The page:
We’ve come to that time of year where we’re no longer in the dead of winter, but not yet in the bloom of spring. We’re at the crux of transition. The ice is melting in some parts of the world. The days are once again getting longer, the leaves are returning to the trees, & the flowers are beginning to bloom. Here in San Diego we were hit with a pretty large rainstorm this past weekend, & it seemed as if the roses in my garden opened overnight. This is the first rose to fully bloom. So beautiful!
In Ayurveda these signs indicate the passage from “Vata” season (which governs fall & early winter), into “Kapha” season (which governs late winter & spring. As we embark on this seasonal transition, it’s a wonderful time to adjust our diet & lifestyle patterns to ensure we stay well & in harmony with our environment. Therefore, it is time for us to begin shifting towards more “kapha dosha pacifying practices” that will keep us warm, dynamic, & joyful.
For today’s wellness post, I am sharing the wisdom of yoga teacher & Ayurvedic consultant, Kate Schwabacher, on how to make a smooth & mindful transition.
In Ayurveda, ‘Ritu Sandhi’ is the Seasonal Juncture (which in southern California we begin to experience in late February/early March): the time between winter and spring. In this juncture we start to transition our habits from winter palliation to spring awakening!
Here are a couple points to keep in mind for the month of February:
~ Savor the last of winter’s hearty produce for soon it’ll be spring’s naturally cleansing fare of sprouts & greens. So this month enjoy the last of the foods you’ll be saying so long to next month: Avocados, Pumpkins, Winter Squash, Tomatoes, Bananas, Dates, Figs, Oranges, & Nuts & Seeds.
~ If you’re prone to springtime ailments like allergies, water retention & lethargy start to avoid the most aggravating foods for spring: dairy, red meat, nuts, sweeteners (other than honey) & excessively salty foods.
~ Start to integrate more spring in your step as the sun starts to come up earlier! Wake up early (before sunrise) & start your day with some vigorous exercise to clear your mind & refresh your body for the day ahead!
~ Try something new! While routine is great for calming the nervous system in the winter, routine can bog us down in the spring. Try a new yoga or exercise class, cooking a new recipe, hiking up a mountain for a new view on the world, or making a new friend. Get out & see what this beautiful world has to offer!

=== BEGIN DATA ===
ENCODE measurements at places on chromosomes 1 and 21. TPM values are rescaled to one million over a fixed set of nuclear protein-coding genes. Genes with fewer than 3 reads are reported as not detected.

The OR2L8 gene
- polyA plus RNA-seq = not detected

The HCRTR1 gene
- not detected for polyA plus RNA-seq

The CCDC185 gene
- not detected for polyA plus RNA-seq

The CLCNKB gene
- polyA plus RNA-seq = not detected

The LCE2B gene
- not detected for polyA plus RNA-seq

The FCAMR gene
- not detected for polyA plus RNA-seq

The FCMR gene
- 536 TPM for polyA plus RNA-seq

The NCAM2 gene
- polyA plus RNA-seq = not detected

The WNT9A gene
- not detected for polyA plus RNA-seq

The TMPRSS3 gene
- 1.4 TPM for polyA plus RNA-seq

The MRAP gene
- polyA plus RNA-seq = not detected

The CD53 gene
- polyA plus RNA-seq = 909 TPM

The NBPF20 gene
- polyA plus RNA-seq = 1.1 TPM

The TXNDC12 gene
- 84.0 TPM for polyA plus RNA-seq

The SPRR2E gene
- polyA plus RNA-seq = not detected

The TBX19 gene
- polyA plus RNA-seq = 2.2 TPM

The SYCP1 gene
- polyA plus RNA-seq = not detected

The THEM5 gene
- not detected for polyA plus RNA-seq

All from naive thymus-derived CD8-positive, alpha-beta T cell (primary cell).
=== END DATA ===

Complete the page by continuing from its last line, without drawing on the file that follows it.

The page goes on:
As Kate mentioned, we are going to start seeing a change in the produce offered at the farmers’ markets & in our CSA boxes, so it is time to make the most out of the last of winter’s bounty. It is this time of year that an abundance of beets come flowing my way, & I challenge myself to come up with new ways to enjoy them. As I’ve been making a habit of preparing a seasonal kitchari each week inspired by my CSA delivery, I decided to once again, add beets to the mix, but this time, rather than roasting them separately & adding them in to the final dish, I cooked the beets along with the bean & rice mixture to create a beautiful jeweled dish! For an extra boost of nutrition, I utilized the beet greens as well, which are delicate, surprisingly sweet & mild, & very nutritious, as they are high in vitamins & minerals: A, C, K and fiber, iron and potassium. For this recipe I also used a spilt mung dahl & a prepared kitchari spice mix that I purchased through Banyan Botanicals. I really liked the texture of the spilt mung, versus the whole variety that I had cooked with previously, & the kitchari spice blend was lovely. To make life easier, you can purchase an entire “Kitchari Kit” here – complete with rice, mung dahl, kitchari spice & a recipe. How convenient!
- 1 cup brown basmati rice
- 1⁄2 cup split mung dal
- 3 teaspoons kitchari spice mix
- 2 tablespoons ghee, or coconut oil
- 6 cups water
- 2 cups chopped beets, peeled & cut into small dice
- 1 bunch beet greens, thoroughly washed & chopped
- Wash rice & mung dal & soak overnight. Drain soak water.
- In a medium saucepan warm the ghee or coconut oil. Add the kitchari spice mixture & sauté for one to two minutes. Add rice & mung beans & sauté for another couple of minutes.
- Add 6 cups of water & bring to a boil. Once the kitchari has come to a boil reduce the heat to medium-low. Cover & cook until it is tender (approx. 30-45 minutes). Add the beets halfway through cooking, & add the greens in the last 5 minutes of cooking.
- Add Himalayan salt to taste & garnish with fresh cilantro & shredded coconut.
While enjoyed this variation of “ruby red” kitchari, I’ve definitely have had my fill of beet this season, & tubers & root veggies too. I am really craving lighter vegetables & raw greens. I cannot wait to make spring kitchari with basil, asparagus & peas! Keep your eyes peeled for that.
What winter produce will you miss? What are you most excited for in spring? Bring on the new season! I am ready.
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